On July 7, 2020, Endangered Scholars Worldwide learned that this fall, foreign students attending colleges and universities in the US that are operating entirely online will not be allowed to remain in residence in the country. The new temporary final rule prohibits the State Department from issuing visas to any students who are taking all of their courses online for the fall semester, and the US Customs and Border Protection (ICE) will not allow these students to enter or remain in the United States.
“Active students currently in the United States enrolled in such programs must depart the country or take other measures, such as transferring to a school with in-person instruction to remain in lawful status,” read a release from ICE’s Student and Exchange Visitor Program. “If not, they may face immigration consequences including, but not limited to, the initiation of removal proceedings.”
Due to the Covid-19 pandemic, many American colleges and universities have announced that while they will reopen their campuses in the fall, all instruction will be online. Under the new ruling, therefore, many international students will be prohibited from studying in the United States.
More than one million of the country’s higher education students are international students, according to the nonprofit Institute of International Education.
Harvard University and MIT, now joined by other universities, have initiated a law suit fight the ruling. Harvard President Larry Bacow said in a statement that the ICE policy is “a blunt, one-size-fits-all approach to a complex problem.” He continued:
We must do all that we can to ensure that our students can continue their studies without fear of being forced to leave the country mid-way through the year, disrupting their academic progress and undermining the commitments—and sacrifices—that many of them have made to advance their education,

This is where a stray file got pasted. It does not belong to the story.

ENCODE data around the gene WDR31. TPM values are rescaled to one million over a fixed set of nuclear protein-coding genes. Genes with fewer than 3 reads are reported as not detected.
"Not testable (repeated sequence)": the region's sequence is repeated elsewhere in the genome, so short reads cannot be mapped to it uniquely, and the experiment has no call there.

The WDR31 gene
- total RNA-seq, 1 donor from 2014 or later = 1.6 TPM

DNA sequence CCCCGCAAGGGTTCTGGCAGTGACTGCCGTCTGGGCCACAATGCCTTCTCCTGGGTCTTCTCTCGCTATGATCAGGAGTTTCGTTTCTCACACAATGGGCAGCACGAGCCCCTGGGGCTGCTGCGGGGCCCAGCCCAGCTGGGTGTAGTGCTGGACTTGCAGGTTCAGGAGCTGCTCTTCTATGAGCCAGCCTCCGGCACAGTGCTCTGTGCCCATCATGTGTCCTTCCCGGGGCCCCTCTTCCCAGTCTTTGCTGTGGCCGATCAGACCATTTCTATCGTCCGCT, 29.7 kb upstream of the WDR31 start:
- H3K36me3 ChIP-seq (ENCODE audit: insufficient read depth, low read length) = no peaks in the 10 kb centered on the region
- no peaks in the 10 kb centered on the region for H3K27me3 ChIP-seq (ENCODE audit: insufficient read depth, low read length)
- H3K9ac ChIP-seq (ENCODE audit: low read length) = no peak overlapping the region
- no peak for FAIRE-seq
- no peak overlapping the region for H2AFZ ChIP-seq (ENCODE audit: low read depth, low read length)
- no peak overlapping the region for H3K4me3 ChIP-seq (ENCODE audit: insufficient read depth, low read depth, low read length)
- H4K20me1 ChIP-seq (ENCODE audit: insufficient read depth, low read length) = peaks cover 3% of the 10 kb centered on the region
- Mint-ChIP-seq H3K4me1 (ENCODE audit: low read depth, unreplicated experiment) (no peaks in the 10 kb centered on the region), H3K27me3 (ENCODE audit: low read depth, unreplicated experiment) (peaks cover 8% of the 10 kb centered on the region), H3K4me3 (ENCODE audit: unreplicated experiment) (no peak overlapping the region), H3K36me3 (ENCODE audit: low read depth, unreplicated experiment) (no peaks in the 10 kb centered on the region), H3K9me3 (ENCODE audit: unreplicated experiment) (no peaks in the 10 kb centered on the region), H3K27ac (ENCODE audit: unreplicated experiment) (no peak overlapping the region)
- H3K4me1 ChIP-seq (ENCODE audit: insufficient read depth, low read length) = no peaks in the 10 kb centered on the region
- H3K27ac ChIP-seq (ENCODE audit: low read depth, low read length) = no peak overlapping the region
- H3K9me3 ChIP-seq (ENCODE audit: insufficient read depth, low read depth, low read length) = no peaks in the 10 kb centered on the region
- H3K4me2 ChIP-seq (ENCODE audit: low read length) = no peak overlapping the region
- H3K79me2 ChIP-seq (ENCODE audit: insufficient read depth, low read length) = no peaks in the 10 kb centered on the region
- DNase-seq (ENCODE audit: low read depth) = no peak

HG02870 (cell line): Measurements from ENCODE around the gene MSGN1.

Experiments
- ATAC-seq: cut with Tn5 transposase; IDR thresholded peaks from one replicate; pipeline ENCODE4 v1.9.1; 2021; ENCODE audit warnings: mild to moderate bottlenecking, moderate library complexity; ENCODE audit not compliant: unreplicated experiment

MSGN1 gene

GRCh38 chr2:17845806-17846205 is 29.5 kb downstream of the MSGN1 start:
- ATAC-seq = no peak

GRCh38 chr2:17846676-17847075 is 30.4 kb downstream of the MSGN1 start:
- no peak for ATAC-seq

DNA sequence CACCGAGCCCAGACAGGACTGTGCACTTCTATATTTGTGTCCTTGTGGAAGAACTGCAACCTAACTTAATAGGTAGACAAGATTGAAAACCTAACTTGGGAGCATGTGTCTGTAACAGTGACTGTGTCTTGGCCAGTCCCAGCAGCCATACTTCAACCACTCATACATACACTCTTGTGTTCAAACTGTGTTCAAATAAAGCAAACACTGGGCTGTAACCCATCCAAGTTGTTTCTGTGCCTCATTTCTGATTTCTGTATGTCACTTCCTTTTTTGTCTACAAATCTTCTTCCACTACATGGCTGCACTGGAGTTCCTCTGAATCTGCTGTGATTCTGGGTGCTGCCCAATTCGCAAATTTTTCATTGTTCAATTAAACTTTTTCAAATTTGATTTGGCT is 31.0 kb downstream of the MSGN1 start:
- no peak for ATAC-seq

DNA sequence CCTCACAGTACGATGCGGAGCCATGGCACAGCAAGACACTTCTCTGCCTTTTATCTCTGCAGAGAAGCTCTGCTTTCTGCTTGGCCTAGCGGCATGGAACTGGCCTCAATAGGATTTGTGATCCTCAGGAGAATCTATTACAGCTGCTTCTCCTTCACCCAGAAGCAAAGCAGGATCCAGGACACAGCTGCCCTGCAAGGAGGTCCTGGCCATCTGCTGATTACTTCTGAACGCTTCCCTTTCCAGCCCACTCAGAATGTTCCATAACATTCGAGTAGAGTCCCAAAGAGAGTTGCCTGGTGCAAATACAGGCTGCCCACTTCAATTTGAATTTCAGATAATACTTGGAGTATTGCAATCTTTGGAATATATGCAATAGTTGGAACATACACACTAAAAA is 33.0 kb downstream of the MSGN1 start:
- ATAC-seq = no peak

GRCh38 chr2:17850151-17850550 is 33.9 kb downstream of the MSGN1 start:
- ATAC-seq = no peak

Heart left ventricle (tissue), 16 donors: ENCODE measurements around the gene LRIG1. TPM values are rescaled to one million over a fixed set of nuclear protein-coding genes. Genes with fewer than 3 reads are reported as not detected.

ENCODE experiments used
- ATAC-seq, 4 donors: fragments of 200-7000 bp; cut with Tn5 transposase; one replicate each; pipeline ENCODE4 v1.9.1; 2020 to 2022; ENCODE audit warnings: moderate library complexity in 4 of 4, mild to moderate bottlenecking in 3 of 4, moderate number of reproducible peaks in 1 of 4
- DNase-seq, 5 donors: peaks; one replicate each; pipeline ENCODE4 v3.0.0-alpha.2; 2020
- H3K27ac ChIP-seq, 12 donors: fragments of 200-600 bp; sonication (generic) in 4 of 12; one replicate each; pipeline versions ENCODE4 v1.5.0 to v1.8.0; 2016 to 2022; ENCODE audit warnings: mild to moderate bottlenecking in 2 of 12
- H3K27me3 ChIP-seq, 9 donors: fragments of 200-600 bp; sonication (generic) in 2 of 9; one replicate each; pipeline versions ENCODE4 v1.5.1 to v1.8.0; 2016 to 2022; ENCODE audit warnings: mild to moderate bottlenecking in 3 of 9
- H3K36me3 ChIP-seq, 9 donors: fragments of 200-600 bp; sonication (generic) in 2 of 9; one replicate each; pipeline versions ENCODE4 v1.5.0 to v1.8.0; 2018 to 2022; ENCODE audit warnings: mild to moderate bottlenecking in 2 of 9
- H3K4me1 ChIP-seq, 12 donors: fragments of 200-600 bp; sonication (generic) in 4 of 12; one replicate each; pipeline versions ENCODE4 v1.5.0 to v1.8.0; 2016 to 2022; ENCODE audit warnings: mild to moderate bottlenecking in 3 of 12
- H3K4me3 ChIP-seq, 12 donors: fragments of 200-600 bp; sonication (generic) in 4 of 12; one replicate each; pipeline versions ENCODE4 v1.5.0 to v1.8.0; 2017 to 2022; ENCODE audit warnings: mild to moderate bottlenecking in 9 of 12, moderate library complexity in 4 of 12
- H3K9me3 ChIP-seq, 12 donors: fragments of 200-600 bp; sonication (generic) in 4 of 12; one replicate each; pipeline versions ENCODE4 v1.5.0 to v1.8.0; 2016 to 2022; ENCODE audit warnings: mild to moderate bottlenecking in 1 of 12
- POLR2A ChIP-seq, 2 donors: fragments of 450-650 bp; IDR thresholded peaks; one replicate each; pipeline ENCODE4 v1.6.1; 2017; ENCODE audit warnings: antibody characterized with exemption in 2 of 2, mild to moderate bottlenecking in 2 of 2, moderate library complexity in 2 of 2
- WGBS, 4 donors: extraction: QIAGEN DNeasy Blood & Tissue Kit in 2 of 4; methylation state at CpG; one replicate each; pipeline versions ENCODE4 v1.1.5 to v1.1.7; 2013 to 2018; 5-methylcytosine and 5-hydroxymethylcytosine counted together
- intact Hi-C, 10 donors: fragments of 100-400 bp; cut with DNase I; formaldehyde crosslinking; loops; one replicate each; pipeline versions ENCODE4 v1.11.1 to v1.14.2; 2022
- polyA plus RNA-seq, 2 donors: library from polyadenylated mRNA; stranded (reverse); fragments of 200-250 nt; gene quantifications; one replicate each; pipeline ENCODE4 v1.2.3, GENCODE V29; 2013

The New School President Dwight A. McBride issued a statement to ESW, saying that the “decision to conduct classes online this fall was made out of a prevailing sense of responsibility to prioritize community health and safety, based on the best federal, state, and local guidance available to us. It is important that any federal policy respect such prudence, protect the important educational needs of international students, and avoid causing additional, serious challenges for colleges and universities as well as our nation’s ability to attract and retain great global talent.”
The ICE guidelines, labeled by the Association of American Universities as “deeply misguided,” were announced Monday, with President Trump saying on Tuesday that he plans to pressure state governors and schools to hold in-person classes this fall while claiming that schools that have decided to hold all classes online are “ridiculous” and taking the “easy way out.”
ESW joins with the many universities protesting these new rulings. We believe that the Trump administration should allow all international students with valid visas to continue their education regardless of whether they are receiving online or in person education during this unprecedented global health crisis. We believe that the new policy will inevitably harm scores of talented young people and do great damage to our institutions of higher education.